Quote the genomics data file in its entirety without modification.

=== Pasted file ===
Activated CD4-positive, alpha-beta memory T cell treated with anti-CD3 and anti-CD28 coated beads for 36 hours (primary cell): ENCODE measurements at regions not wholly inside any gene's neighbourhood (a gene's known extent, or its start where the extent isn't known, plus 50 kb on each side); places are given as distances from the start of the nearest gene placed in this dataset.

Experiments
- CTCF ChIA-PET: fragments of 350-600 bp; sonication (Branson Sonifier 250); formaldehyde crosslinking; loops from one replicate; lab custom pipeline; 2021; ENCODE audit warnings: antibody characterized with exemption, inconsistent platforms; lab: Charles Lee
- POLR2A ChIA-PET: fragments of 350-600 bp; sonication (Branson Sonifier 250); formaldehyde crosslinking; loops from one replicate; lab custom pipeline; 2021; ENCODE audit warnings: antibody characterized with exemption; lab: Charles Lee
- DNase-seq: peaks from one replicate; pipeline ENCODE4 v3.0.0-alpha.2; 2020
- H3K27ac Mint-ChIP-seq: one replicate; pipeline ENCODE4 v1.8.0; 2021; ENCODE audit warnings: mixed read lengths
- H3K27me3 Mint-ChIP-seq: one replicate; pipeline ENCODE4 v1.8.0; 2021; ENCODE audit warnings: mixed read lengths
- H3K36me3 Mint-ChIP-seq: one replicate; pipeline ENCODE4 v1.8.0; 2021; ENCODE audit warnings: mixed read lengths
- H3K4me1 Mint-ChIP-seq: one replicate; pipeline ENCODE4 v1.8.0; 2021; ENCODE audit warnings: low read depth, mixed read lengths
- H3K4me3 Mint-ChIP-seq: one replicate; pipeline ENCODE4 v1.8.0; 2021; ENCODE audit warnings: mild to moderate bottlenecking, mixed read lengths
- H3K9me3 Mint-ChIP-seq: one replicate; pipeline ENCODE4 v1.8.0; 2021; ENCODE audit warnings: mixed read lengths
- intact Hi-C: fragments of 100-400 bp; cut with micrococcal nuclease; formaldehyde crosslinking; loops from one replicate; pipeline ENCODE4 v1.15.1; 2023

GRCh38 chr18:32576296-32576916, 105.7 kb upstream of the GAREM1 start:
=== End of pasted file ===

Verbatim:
Activated CD4-positive, alpha-beta memory T cell treated with anti-CD3 and anti-CD28 coated beads for 36 hours (primary cell): ENCODE measurements at regions not wholly inside any gene's neighbourhood (a gene's known extent, or its start where the extent isn't known, plus 50 kb on each side); places are given as distances from the start of the nearest gene placed in this dataset.

Experiments
- CTCF ChIA-PET: fragments of 350-600 bp; sonication (Branson Sonifier 250); formaldehyde crosslinking; loops from one replicate; lab custom pipeline; 2021; ENCODE audit warnings: antibody characterized with exemption, inconsistent platforms; lab: Charles Lee
- POLR2A ChIA-PET: fragments of 350-600 bp; sonication (Branson Sonifier 250); formaldehyde crosslinking; loops from one replicate; lab custom pipeline; 2021; ENCODE audit warnings: antibody characterized with exemption; lab: Charles Lee
- DNase-seq: peaks from one replicate; pipeline ENCODE4 v3.0.0-alpha.2; 2020
- H3K27ac Mint-ChIP-seq: one replicate; pipeline ENCODE4 v1.8.0; 2021; ENCODE audit warnings: mixed read lengths
- H3K27me3 Mint-ChIP-seq: one replicate; pipeline ENCODE4 v1.8.0; 2021; ENCODE audit warnings: mixed read lengths
- H3K36me3 Mint-ChIP-seq: one replicate; pipeline ENCODE4 v1.8.0; 2021; ENCODE audit warnings: mixed read lengths
- H3K4me1 Mint-ChIP-seq: one replicate; pipeline ENCODE4 v1.8.0; 2021; ENCODE audit warnings: low read depth, mixed read lengths
- H3K4me3 Mint-ChIP-seq: one replicate; pipeline ENCODE4 v1.8.0; 2021; ENCODE audit warnings: mild to moderate bottlenecking, mixed read lengths
- H3K9me3 Mint-ChIP-seq: one replicate; pipeline ENCODE4 v1.8.0; 2021; ENCODE audit warnings: mixed read lengths
- intact Hi-C: fragments of 100-400 bp; cut with micrococcal nuclease; formaldehyde crosslinking; loops from one replicate; pipeline ENCODE4 v1.15.1; 2023

GRCh38 chr18:32576296-32576916, 105.7 kb upstream of the GAREM1 start: